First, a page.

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Debbie Hannan – The Ugly One

Debbie Hannan has lost her voice. Not theatrically, you understand, as anyone who has seen the Glasgow-born director’s work since she first appeared on the scene a few years ago will already know from her productions of Dostoyevsky’s Notes from the Underground Howard Barker’s Lot and His God in the Citizens Theatre’s Circle Studio.

Now comes her production of The Ugly One, German writer Marius von Mayenburg’s play, which opens at the Tron Theatre in Glasgow next week. By that time Hannan will have hopefully got her voice back after falling prey to an infection which has given both rehearsals and interviews an extra edge as she attempts to explain what is required for an already intense work.

Von Mayenburg’s play looks at what happens when a seemingly normal man called Lette is told that he can’t be the public face of his potentially life-changing new invention because he’s too ugly. Talked into having plastic surgery by his wife, Lette’s world is turned upside down when the operation is so successful that he is regarded as too beautiful for those around him to cope. Out of this comes a wild and fantastical fable of how beauty really is only skin deep

“I love that the style of it,” manages Hannan. “It tumbles fast and is unrelenting, in a recognisable but more direct and callous world than our own. The language is brilliant, short, sharp and direct. And thematically it grabs, then tears apart our twenty-first century obsession with our own faces with an aggressive wit and deft hand.
“It’s a secular fairy tale with a bit of a warning hidden under its dry humour. It’s a classic tale of hubris gone wrong. There’s a fall of Icarus shape to the story. We keep referencing modern rock stars who go too far and lose themselves, which is probably our twenty-first century version of Gods who get above themselves.”

Von Mayenburg’s work was last seen in Scotland when Thomas Ostermeier’s production of his 1997 break-out play, Fireface, was seen at the 1999 Edinburgh International Festival. In 2016, Ostermeier returned to EIF with a version of Richard III by Von Mayenburg. The Ugly One was first seen in Maja Zade’s English language translation in London more than a decade ago.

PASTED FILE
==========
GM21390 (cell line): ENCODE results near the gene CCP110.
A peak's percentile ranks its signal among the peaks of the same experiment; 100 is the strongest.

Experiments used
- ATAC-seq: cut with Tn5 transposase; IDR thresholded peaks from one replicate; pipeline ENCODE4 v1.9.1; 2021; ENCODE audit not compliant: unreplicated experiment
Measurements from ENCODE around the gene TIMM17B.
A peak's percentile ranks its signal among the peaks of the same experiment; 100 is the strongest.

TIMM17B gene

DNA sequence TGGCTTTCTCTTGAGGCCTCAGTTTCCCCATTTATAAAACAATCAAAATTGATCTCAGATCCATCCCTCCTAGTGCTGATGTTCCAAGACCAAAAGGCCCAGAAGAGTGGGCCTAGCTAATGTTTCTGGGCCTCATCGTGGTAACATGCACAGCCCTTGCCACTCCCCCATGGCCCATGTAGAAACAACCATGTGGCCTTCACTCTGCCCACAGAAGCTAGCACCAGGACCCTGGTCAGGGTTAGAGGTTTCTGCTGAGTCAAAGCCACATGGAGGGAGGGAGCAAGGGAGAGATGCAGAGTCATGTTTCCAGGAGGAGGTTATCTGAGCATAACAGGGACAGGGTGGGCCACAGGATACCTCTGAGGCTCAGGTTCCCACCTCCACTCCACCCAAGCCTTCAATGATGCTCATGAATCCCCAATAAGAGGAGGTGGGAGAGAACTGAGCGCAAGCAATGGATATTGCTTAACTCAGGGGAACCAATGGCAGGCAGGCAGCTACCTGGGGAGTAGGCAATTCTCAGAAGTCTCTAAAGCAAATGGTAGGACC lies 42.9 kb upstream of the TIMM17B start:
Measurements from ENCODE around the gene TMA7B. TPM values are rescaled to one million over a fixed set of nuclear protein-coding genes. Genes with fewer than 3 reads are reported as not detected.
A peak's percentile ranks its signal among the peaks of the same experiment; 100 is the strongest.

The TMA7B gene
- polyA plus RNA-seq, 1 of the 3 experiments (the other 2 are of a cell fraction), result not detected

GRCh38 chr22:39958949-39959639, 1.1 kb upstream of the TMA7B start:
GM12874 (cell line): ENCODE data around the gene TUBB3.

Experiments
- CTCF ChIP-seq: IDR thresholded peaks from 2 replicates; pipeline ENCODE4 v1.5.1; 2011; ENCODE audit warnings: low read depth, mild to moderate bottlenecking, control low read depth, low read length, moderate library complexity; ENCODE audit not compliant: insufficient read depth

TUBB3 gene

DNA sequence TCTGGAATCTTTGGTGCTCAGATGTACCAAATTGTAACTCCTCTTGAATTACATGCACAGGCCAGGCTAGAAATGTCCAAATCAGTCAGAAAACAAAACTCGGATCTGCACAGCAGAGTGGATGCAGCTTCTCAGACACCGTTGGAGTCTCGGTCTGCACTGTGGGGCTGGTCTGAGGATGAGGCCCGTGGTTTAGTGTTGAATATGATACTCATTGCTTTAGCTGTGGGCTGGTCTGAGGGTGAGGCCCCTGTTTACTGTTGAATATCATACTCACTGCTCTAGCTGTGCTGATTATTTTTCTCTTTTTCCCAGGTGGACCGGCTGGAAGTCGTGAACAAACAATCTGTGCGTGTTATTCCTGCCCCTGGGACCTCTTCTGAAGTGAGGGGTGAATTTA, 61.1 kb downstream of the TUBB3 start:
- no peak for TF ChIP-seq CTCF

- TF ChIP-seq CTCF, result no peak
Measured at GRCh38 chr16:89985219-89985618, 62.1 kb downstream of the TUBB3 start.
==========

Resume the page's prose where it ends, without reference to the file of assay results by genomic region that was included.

“I’m always interested in other contemporary playwriting and theatre cultures,” says Hannan, “and German in particular, for all its audacity, boldness and often quite a caustic intellectualism. They’re values that find their way into my work, though often with a fair bit of heart and fun too.

“We’ve spent a lot of time wrangling around the style of the play. Broadly put, it isn’t the kind of writing we’re used to, in that it isn’t built with psychological naturalism at its heart. So we’ve dug deep around what that demands of an acting process. Often the most counter-intuitive things have worked best.”

All of which seems to fit with Hannan’s penchant for extremes.

“I think I’m attracted to anarchy and chaos and structure in equal measure,” she says. “I definitely love things which bend and break the theatrical form. To me, it feels closer to what it is to experience the world than naturalism. I love plays that highlight how the way we’ve constructed how we live is just that - a construction – and underneath, it’s actually a free for all, if we can break apart the old ways and forge new ones, which I guess is inherently political.

“I love plays that take the strange or the othered and push it forward. It’s the reason I love new writing. I’ve got a bit of relentless drive towards dealing with that right now, with newness, with expressing the wildness of the present moment. I really want the vast expanse of humans and stories that are out in the world to end up on stage.”

Next up for Hannan is an Edinburgh Festival Fringe run of Anoushka Warden’s solo autobiographical account of losing her mum to a cult. Hannan is also hard at work on an adaptation of Jenni Fagan’s novel, The Panopticon for the National Theatre of Scotland. She will then see out the year directing Matilda Ibini’s play, Little Miss Burden, at the Bunker Theatre in London, where she is associate director.
In the meantime, The Ugly One remains an enticing prospect.

I think our production sits somewhere between music video, art installation and panto,” says Hannan. “The play itself is both unusual in form and heightened, but with very recognisable people and problems. I’d love for the audience to feel like they’ve been drawn, inevitably but surprisingly, down the rabbit hole of just how absurd our contemporary relationship to our own face has become. It’s now our first commodity, managed, tweaked, filled, plumped and sold.”

Matters of gender are significant here.

“It would be a very different story if Lette had been female,” says Hannan. “Women are used to this kind of gaze upon them and the surreal activities that can become normalised as part of the pursuit of some kind of myth of looking good, and worse, seeming good, which often translates as being smaller in various ways. The Ugly One places this pressure on a very normal man, and runs the logic to its extremes. It’s also a side-eyed look at consumerism and disposability.”

Hannan is aiming high.  

“It feels important to do this play right now,” she says, “because we’re sliding down a slippery slope of an absurd capitalist endgame, and it feels like if theatre can point at it, laugh at it, push it far enough till it breaks, then maybe we can break apart the walls we’ve built so far and make something else entirely.”

The Ugly One, Tron Theatre, Glasgow, July 4-20.

The Herald, June29th 2019



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